As we are in the approach of our first flight on batteries with Phoenix PT, the PT electronics & control members are of utmost importance. Read about their department below!

 

Tell us about your department!

E&C consists of 5 motivated members, of which 2 are full-time: Jakob, Aleksandrs, Ward, Vincent, and Tim. Our main objective is to ensure that all the various components work together in harmony. The electronics of the Phoenix can be seen as the nervous system of the aircraft. It controls the different systems and transports data and energy across the plane. A majority of our work is focused on developing software and component drivers. We mainly develop the software at home individually and then test it in our workshop at Rotterdam Airport, where we test our programs in a real-life situation. The other part consists of designing hardware on which the software has to run, this is where Aleks and Tim come in.

 

What do you like most about your department?

The fact that we learn about all the other departments. By working together with all the other departments, we really get a complete overview of how all the various systems work in order to make Phoenix rise up to the skies. In this way, you can really see the fruits of your work when all the components work together as needed.

 

What are the biggest obstacles your department has faced so far?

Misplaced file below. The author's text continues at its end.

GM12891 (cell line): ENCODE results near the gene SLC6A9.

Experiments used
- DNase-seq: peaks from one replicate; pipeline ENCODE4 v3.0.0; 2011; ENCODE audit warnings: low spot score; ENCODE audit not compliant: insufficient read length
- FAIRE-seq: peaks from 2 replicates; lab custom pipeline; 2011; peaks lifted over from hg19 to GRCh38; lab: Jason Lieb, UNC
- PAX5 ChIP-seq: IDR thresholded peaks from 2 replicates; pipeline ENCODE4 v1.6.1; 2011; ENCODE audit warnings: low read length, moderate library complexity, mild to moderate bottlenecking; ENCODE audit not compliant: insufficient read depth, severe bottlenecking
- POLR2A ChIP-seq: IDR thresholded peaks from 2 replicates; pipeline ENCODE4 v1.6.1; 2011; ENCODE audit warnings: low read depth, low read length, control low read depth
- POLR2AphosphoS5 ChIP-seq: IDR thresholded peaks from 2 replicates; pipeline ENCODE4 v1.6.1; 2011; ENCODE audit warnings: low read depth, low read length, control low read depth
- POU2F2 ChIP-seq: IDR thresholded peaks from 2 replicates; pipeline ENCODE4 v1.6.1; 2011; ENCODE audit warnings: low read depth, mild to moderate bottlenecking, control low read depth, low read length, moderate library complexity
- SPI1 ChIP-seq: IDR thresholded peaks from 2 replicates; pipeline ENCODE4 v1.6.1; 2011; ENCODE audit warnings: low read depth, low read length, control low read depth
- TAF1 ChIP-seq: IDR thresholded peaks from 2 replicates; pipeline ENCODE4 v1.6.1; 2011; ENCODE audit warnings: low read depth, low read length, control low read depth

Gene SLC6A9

One issue we face is that there are very few fixed wing drones of this size. This means that finding components that work well for our application is quite hard. As an example, the electric motor we use in our system has a very specific requirement. The aircraft is too large to use motors meant for smaller hobby planes, but also too small to use actual electric airplane motors. We are attempting to solve the issue by getting help from experts and utilizing our own knowledge and some testing to ensure we get a motor and propeller combination that is optimized for our use case.

Another thing that is difficult, is the fact that we have a bunch of components that all need to communicate back to the ground via the PixHawk (which can be seen as the brain of our aircraft). Adding all of the systems, features, and functionalities we need for our purpose is quite difficult. The issues we run into are also issues that you can’t very easily find the solution to. To find solutions we attempt to work together with some of the pixhawk developers. Also, a practical example of how we attempt to lessen any difficulties is that we utilize previously written pieces of code to build new pieces of code off of.

 

What are you as a department most looking forward to?

First of all, he battery-only flight! During that flight, the majority of the systems that need to function for all flights (including the gaseous hydrogen and liquid hydrogen-powered flights) will be tested. If the battery-only flight is successful then we have been able to successfully build a suitable testing bed for our small-scale hydrogen propulsion systems!

Secondly, the Iron Bird test. That will be when we first run all of the systems together before they are integrated into the aircraft. This will be the point in time when we see if the system can work together as a whole